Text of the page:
Tuesday, January 20, 2009

A TRIP TO THE FABRIC STORE


A trip to the fabric store always holds a new adventure or discovery. The four that I know of in Mazatlan are all located within 2 blocks of each other, and are about a half mile from my house. I am a frequent visitor, usually on a quest for thread, but always on the lookout for new and interesting things.
The thread here is horrible, at the price of about 30 cents a spool, and leaves piles of fluff and lint in the workings of my machine. It didn't take me long to find the Guterman rack, and that now is my thread of choice, at about 50 cents a spool.
Fabric is typically of poor quality, but I always look anyway to see what's available. There are lots of poly options and the cotton is stiff and thin. I use a local linen for making sets of hand-dyed napkins, but the quality varies, and now seems to be hard to find. The linen price ranges from $1.50 to $3.50 per meter (60" wide).
A local seamstress I know says Mazatlan is the city of "no hay"....which is Spanish for "it's not there" or "there isn't any". She says the best option for finding what you want is to leave... Guadalajara or Mexico City, or better yet, traveling to the states will provide you with good options for supplies. Yes, my suitcases are usually packed to the brim with white cotton, Warm and Natural batting, my dyes, and a few miscellaneous notions. For everything else, I take on the challenge of finding it in the land of "no hay".
The whole system in these stores leaves me amazed. First of all, there are two sections - the fabric and the notions. To buy buttons or zippers or any of the other thousands of things in the notions department, you go the counter (which can be jam-packed with women) and wait for a sales person to take your order. If buttons are your desire, you would select them from a book and then the sales girl would carefully count them out for you. The same goes for safety pins. There is very little packaging (which I personally like), but gone are the days of having the freedom to browse through racks of options, picking them up, contemplating, thinking about how this item will work in your next project, etc.. When you go to the notions desk, you know what you want, put in your order, and move on, especially if you are a struggling Spanish speaker like myself. The sales person then meticulously writes up your order, tallies it up (twice!) and sends you off with your bill to pay for it at the "caja" (the cash box) while she takes your items to the pick-up window. Once you have paid, you then present your receipt at another station for your purchases. If you want fabric, a young man or woman will cut your piece and follow the same procedure where you pay first, then pick it up. All of this requires a multitude of personnel, but hey, this is Mexico and there certainly are a lot of people who need work.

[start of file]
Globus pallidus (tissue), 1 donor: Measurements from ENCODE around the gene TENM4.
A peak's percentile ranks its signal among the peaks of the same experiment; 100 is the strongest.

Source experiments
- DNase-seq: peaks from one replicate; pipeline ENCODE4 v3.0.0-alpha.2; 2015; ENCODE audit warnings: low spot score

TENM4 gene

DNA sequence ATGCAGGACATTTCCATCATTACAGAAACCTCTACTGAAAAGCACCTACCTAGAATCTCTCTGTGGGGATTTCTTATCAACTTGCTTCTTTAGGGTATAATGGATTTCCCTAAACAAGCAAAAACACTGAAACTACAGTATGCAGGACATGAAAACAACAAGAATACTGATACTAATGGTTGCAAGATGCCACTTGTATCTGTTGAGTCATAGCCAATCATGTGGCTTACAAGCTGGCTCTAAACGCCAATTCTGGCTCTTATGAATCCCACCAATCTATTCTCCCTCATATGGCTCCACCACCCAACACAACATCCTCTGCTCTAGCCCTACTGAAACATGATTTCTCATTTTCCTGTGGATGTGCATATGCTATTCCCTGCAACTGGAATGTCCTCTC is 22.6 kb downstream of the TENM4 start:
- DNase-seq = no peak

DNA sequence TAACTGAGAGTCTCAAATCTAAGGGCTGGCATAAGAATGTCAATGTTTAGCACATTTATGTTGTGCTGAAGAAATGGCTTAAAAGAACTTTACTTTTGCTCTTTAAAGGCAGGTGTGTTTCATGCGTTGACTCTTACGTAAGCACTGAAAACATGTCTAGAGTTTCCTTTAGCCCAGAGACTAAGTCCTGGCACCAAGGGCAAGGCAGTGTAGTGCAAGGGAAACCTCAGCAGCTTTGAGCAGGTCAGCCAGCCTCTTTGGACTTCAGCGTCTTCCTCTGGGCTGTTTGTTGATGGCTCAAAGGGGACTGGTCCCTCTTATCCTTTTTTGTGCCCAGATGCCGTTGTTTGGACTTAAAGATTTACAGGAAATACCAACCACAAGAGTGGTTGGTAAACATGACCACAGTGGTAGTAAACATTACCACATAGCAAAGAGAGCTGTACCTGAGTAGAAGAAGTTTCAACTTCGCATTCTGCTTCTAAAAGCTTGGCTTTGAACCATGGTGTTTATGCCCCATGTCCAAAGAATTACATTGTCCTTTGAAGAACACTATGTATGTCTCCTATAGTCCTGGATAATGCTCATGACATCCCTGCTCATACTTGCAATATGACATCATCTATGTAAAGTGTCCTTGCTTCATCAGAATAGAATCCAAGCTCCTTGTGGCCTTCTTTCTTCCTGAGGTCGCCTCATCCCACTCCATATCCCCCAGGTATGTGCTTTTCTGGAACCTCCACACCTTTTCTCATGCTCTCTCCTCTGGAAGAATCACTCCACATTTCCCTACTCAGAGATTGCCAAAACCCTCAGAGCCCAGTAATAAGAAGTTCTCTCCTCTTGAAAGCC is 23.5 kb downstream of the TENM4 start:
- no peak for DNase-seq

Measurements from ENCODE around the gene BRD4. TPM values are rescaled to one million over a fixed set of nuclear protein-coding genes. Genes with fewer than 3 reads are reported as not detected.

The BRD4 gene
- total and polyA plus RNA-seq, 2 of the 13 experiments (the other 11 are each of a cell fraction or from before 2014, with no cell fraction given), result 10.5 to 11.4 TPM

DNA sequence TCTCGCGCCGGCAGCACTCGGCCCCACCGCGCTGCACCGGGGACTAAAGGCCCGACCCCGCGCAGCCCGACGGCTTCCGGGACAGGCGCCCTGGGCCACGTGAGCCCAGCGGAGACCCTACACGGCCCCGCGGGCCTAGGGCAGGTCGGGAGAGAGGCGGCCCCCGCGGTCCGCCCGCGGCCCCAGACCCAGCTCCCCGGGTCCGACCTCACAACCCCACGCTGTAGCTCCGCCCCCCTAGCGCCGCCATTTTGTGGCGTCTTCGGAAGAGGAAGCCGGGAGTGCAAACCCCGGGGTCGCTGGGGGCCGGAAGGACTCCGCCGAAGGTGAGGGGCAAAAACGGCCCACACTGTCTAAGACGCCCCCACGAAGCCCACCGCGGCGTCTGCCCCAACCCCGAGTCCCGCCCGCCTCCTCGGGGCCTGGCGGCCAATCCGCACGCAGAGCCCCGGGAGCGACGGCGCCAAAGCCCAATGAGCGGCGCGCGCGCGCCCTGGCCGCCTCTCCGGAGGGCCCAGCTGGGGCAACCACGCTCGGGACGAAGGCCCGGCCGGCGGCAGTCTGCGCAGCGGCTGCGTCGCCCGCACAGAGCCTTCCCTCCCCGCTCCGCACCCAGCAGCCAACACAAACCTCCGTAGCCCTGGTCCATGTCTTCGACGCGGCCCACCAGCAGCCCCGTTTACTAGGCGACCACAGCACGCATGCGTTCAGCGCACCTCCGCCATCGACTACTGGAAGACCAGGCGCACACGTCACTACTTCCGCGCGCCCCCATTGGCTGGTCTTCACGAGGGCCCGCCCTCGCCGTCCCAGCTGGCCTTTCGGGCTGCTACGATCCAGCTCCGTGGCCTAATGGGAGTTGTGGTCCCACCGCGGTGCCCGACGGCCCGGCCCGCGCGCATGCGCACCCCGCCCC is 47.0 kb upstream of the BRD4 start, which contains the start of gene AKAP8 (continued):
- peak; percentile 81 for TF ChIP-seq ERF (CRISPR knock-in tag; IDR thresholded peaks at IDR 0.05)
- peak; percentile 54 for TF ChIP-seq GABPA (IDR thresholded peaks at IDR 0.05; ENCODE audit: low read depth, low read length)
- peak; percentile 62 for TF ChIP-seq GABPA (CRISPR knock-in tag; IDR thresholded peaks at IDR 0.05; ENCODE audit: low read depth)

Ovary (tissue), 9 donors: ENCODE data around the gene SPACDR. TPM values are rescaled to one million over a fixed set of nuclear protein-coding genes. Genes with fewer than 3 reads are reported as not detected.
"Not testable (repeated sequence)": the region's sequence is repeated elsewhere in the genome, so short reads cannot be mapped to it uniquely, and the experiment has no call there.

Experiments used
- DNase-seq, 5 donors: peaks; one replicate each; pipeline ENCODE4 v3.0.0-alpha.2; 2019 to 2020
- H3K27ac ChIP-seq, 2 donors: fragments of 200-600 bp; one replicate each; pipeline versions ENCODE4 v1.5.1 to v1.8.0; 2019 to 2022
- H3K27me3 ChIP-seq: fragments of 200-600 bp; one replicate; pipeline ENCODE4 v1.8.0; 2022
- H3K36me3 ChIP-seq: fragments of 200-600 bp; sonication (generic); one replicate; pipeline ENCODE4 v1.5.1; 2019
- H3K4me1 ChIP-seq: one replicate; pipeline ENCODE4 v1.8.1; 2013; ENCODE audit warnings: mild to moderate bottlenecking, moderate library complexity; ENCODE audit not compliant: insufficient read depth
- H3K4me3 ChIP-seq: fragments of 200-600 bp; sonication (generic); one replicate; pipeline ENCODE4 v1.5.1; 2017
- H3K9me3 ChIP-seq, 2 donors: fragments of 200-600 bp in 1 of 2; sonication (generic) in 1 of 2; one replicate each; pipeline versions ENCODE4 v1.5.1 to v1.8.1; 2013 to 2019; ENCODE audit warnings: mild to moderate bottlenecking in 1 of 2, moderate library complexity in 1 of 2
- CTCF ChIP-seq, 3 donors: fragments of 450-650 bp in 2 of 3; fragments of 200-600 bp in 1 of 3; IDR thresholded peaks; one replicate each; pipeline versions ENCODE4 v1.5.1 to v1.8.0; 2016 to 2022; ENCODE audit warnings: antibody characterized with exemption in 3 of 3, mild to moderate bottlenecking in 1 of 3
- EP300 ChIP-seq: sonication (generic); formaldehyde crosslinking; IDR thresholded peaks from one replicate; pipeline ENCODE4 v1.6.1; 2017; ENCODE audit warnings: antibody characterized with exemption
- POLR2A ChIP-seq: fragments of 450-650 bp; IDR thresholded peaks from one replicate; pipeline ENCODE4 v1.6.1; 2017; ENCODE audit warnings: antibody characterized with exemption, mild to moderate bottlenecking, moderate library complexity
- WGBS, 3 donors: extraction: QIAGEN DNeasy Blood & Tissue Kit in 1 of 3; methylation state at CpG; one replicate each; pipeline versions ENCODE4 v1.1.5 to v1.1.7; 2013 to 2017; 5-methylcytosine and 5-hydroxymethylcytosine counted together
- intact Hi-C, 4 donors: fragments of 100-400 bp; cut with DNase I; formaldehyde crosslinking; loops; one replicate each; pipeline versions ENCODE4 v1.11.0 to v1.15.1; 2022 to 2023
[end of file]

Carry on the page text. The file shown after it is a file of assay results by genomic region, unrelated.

There is one of the four fabrics store that holds a special treat. When I meet a fellow fiber lover, I always tell them to take the opportunity to search out this store and head upstairs to the second floor. There, lining the walls, are the best of the best fabrics that are used in the fabulous dresses seen at weddings, quinceneras, and at the upcoming Carnaval festival (mardi gras). The other stores have similar fabrics but definitely not of the same quality, and certainly not of the same price. Some of these fabrics are up to $50 per meter which is quite noteable here.

I have been going to the Guadalajara area on my annual women's trip, so have experienced the fabric stores there. I like to buy a good quality manta (cotton/muslin type) I discovered there and it comes in a variety of solid colors. I also like to pick up a 25 meter bundle of a gauze/cheesecloth type fabric that I have dyed and used as an overhead shadecloth.
Next month, I head to Oaxaca City, where I'll be searching out the fabric options there. It is the land of textiles and weaving and incredible handwork. I am dreaming of the land of "HAY" (in contrast to my current land of "no hay") and hope to be filling my suitcases with new textile treasures.

1 comment:

Ruth Gillaspie said...

Mary, I wish I had known of you last week. A friend and I were there on Norwegian Cruise Line and followed a map which led us to 5 shops that sold quilted bedding and lots of thin polyester which was beautiful, but not for making quilts. They also had a fair supply of drapery fabric. Ruth @ trgillaspie@gmail.com